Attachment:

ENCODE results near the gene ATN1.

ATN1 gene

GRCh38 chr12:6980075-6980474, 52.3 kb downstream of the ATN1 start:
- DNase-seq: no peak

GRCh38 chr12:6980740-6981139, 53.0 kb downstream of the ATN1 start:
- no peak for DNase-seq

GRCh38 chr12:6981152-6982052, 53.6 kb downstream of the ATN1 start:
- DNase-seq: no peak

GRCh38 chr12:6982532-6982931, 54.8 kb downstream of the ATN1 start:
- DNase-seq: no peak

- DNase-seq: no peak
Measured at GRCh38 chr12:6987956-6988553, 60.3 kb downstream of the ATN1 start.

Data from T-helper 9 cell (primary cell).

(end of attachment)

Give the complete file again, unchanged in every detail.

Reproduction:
ENCODE results near the gene ATN1.

ATN1 gene

GRCh38 chr12:6980075-6980474, 52.3 kb downstream of the ATN1 start:
- DNase-seq: no peak

GRCh38 chr12:6980740-6981139, 53.0 kb downstream of the ATN1 start:
- no peak for DNase-seq

GRCh38 chr12:6981152-6982052, 53.6 kb downstream of the ATN1 start:
- DNase-seq: no peak

GRCh38 chr12:6982532-6982931, 54.8 kb downstream of the ATN1 start:
- DNase-seq: no peak

- DNase-seq: no peak
Measured at GRCh38 chr12:6987956-6988553, 60.3 kb downstream of the ATN1 start.

Data from T-helper 9 cell (primary cell).